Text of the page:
2016 Nobel Peace Prize Forum June 6-8

Globalizing Compassion
Advancing the Work of Nobel Peace Prize Laureate Kailash Satyarthi
Nobel Peace Prize Lecture
Kailash Satyarthi — Oslo (2014)


The 2016 Forum will concentrate on the work of Nobel Peace Prize Laureate Kailash Satyarthi (2014), who has dedicated his life to ending child slavery and child trafficking. It will also look at the peace and security implications of, and connections between, human trafficking, migration, refugees and climate change.

Mr. Satyarthi won the Nobel Peace Prize for his “struggle against the suppression of children and young people and for the right of all children to education. Children must go to school and not be financially exploited. In the poor countries of the world, 60% of the present population is under 25 years of age. It is a prerequisite for peaceful global development that the rights of children and young people be respected. In conflict-ridden areas in particular, the violation of children leads to the continuation of violence from generation to generation.”

According to current global estimates, based on data from the United Nations Children’s Fund (UNICEF), the International Labor Organization (ILO) and the World Bank, “168 million children aged 5 to 17 are engaged in child labour”. Some 120 million among them are below the age of 14, while a further 30 million children in this age group — mostly girls — perform unpaid household chores within their own families. In addition, millions of children suffer in the other worst forms of child labour, including slavery and slavery-like practices such as forced and bonded labour and child soldiering, sexual exploitation, or are used by adults in illicit activities, including drug trafficking.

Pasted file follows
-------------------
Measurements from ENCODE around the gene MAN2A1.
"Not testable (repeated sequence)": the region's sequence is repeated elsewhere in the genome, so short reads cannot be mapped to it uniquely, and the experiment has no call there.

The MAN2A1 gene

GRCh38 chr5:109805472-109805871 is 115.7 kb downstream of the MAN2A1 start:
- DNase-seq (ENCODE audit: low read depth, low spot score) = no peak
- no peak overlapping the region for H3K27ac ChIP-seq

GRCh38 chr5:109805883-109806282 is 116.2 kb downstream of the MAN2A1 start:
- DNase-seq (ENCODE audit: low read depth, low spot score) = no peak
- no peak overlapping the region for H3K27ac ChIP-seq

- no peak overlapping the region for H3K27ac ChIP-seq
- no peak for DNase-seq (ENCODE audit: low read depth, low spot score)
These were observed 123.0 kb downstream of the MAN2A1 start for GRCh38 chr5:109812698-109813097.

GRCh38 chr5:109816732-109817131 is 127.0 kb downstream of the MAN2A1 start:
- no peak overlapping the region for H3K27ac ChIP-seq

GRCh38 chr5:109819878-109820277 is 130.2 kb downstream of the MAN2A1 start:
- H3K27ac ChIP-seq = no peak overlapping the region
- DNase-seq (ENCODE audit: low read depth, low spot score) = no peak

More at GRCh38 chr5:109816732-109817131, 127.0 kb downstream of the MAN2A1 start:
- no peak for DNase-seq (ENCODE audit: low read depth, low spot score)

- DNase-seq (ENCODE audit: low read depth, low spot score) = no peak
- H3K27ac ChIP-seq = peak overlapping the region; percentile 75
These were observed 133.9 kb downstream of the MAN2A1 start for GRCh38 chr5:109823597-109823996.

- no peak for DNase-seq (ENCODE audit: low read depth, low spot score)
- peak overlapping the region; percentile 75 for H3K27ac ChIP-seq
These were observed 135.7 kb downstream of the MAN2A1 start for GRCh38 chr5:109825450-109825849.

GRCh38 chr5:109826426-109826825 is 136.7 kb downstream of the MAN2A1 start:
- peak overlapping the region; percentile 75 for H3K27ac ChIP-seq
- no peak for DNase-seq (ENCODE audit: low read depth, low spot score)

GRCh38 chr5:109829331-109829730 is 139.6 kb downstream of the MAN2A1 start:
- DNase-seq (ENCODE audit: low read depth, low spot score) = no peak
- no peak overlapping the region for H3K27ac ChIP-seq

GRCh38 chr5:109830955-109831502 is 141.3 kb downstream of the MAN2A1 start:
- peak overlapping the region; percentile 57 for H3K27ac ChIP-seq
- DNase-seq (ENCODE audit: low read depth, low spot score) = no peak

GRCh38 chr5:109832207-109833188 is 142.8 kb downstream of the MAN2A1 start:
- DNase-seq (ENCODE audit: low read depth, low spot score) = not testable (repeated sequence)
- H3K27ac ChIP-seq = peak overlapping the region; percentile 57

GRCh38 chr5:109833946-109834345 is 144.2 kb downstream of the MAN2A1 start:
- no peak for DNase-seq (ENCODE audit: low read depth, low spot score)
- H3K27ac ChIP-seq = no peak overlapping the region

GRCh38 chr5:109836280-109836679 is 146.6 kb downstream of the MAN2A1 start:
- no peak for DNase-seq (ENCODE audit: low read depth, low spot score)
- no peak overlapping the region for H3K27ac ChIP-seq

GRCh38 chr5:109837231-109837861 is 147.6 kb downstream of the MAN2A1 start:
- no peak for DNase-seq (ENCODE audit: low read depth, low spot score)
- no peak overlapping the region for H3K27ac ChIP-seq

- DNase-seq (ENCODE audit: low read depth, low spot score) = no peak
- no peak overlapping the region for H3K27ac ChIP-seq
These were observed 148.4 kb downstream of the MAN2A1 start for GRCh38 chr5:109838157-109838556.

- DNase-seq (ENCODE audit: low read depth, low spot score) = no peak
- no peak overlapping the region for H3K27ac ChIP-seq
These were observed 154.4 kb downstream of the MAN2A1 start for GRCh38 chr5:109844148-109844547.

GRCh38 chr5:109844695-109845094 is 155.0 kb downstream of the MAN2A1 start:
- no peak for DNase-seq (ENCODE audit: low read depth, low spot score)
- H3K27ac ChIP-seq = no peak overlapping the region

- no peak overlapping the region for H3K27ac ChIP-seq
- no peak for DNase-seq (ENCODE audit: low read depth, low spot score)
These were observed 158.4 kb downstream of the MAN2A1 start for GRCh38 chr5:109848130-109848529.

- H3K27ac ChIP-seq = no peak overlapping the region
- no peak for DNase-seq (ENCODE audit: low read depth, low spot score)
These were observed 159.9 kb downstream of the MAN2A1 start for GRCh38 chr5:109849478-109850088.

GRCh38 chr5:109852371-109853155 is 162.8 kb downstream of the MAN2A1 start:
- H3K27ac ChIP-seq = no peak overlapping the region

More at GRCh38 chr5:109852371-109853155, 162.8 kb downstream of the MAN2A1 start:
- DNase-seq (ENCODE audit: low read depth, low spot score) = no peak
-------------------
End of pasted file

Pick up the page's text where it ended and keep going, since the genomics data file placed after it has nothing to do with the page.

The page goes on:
Child labour spans various sectors, including agriculture, manufacturing, quarrying and mining, and domestic service. Often, it is hidden from the public eye. For example, the estimated 15.5 million child domestic workers worldwide — mostly girls — are often hardly visible and face many hazards.

Child labour is the combined product of many factors, such as poverty, social norms condoning it, lack of decent work opportunities for adults and adolescents, migration, and emergencies.

Climate disruption degrades both natural and institutional life support systems, undermining the human condition. It destabilizes communities, economies, and nation states, subjecting all people to degraded conditions — regardless of class, wealth or ethnic background. As we see in many situations across the world today, these pressures can lead to conflict, migration and a resulting tragic expansion of human trafficking and slavery.
© 2015 Regents of the University of Minnesota. All rights reserved. The University of Minnesota is an equal opportunity educator and employer. Privacy Statement